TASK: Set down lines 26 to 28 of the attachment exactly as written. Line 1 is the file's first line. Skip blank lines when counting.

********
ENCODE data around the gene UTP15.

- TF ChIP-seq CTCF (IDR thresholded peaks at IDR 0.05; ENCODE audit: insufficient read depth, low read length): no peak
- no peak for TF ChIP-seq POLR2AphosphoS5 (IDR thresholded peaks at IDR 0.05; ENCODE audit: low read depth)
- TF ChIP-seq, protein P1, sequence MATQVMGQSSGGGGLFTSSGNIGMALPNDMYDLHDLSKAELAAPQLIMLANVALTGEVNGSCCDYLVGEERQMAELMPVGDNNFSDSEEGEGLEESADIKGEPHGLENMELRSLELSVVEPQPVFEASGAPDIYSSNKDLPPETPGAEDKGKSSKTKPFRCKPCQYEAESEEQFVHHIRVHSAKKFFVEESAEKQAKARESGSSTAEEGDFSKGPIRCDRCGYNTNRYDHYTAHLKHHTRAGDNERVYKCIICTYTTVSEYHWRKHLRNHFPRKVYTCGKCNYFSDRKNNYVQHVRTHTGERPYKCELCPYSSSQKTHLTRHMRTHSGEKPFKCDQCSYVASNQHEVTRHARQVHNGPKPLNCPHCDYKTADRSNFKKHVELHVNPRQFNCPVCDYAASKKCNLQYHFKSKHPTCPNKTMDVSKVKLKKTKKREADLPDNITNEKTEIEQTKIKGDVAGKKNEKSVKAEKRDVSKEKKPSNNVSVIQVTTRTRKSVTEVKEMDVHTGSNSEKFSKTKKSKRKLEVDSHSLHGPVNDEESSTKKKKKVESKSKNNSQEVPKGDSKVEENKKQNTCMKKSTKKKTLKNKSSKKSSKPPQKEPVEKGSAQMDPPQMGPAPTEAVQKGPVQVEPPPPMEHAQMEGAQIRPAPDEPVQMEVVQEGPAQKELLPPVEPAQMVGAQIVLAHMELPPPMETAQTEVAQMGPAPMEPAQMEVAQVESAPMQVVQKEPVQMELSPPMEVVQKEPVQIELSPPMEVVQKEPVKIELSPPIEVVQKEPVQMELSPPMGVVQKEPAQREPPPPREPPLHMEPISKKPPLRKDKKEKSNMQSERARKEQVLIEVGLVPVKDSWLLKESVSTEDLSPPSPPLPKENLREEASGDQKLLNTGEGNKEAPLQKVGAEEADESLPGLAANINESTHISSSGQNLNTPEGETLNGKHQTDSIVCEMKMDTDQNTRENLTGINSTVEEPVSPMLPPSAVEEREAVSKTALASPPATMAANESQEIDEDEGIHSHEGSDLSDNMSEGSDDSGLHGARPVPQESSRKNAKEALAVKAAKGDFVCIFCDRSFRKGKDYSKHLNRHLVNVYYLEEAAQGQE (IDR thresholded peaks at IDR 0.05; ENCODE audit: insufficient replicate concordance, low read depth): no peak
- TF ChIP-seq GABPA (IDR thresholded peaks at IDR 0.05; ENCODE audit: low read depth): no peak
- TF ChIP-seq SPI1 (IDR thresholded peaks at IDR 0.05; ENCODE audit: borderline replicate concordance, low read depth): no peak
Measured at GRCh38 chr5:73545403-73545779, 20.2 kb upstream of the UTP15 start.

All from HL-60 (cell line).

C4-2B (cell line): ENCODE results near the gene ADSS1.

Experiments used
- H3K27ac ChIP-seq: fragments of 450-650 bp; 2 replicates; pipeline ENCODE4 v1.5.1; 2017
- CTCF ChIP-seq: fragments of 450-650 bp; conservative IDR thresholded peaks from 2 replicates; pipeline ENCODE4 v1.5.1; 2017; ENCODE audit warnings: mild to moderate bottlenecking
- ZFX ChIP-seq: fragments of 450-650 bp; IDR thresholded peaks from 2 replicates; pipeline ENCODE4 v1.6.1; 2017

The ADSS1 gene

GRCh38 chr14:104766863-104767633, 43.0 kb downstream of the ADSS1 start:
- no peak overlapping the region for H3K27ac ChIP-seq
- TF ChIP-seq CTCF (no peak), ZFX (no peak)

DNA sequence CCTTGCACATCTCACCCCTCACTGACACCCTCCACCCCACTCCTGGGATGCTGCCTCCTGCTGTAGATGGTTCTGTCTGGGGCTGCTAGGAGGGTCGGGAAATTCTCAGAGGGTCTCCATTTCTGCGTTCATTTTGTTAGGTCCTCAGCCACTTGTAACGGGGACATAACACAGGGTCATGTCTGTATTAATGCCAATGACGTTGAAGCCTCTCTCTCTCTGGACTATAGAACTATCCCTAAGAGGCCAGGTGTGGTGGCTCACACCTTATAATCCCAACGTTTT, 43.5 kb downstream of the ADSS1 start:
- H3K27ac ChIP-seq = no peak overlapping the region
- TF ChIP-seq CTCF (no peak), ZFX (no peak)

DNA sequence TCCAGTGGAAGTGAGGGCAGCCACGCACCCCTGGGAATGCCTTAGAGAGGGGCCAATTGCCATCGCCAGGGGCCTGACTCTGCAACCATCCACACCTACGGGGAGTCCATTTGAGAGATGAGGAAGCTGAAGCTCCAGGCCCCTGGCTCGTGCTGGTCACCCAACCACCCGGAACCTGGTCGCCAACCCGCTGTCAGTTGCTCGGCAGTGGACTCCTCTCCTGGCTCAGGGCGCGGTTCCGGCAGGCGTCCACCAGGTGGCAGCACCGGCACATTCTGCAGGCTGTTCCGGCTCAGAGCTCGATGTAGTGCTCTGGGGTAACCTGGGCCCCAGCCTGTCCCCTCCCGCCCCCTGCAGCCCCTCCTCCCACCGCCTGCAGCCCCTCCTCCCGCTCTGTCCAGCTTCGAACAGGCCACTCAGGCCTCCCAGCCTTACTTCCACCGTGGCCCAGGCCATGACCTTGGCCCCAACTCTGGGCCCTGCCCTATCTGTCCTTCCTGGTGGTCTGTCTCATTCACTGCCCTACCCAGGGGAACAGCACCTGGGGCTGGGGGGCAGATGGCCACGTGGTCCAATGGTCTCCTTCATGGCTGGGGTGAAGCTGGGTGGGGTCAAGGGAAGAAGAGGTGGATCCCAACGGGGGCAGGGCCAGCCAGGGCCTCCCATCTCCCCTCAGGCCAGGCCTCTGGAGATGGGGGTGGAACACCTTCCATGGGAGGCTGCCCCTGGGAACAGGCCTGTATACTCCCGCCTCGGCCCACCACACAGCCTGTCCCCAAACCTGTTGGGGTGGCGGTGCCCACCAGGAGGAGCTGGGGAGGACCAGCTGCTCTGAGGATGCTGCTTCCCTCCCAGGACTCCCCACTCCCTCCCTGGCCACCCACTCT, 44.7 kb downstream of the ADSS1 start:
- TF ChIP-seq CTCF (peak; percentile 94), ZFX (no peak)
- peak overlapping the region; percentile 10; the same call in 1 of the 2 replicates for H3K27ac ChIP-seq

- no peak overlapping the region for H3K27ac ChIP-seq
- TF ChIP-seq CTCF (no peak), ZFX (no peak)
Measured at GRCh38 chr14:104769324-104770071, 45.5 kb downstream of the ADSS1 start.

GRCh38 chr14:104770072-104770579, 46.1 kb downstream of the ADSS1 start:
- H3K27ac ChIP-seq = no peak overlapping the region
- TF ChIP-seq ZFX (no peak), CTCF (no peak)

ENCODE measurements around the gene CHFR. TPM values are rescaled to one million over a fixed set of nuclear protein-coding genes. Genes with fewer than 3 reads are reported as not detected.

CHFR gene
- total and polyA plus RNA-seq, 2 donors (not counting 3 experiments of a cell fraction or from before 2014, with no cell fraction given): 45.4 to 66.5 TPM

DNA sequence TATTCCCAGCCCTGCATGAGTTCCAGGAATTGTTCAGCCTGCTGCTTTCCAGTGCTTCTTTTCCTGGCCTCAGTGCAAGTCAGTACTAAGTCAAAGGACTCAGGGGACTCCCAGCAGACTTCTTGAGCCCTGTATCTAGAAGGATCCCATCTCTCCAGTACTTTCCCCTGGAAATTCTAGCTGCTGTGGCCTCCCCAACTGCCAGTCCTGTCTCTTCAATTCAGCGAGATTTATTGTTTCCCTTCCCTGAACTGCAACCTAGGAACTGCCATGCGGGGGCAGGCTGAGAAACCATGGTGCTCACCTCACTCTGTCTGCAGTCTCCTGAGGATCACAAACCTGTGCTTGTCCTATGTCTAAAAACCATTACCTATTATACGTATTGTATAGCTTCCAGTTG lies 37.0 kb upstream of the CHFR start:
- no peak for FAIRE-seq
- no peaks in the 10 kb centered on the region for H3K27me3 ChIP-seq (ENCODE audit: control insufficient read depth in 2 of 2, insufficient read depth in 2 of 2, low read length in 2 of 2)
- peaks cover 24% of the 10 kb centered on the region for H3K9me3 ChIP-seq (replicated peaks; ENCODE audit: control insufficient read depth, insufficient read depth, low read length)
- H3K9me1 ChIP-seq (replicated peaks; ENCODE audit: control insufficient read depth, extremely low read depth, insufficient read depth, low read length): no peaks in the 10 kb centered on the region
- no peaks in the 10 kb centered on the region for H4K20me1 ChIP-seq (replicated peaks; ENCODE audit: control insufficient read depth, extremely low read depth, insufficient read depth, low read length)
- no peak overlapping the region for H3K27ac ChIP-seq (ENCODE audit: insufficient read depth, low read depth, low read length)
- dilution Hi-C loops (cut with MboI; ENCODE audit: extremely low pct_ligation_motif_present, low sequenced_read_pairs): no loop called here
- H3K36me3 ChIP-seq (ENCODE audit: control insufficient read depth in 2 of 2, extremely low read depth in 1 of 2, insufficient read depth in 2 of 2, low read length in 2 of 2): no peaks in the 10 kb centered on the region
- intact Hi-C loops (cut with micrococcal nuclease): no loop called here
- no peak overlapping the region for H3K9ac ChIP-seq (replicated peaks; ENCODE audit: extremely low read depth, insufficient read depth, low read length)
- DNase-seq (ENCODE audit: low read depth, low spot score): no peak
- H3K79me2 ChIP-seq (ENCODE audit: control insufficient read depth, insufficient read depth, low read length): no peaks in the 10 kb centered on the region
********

Measured at GRCh38 chr14:104769324-104770071, 45.5 kb downstream of the ADSS1 start.

GRCh38 chr14:104770072-104770579, 46.1 kb downstream of the ADSS1 start:
- H3K27ac ChIP-seq = no peak overlapping the region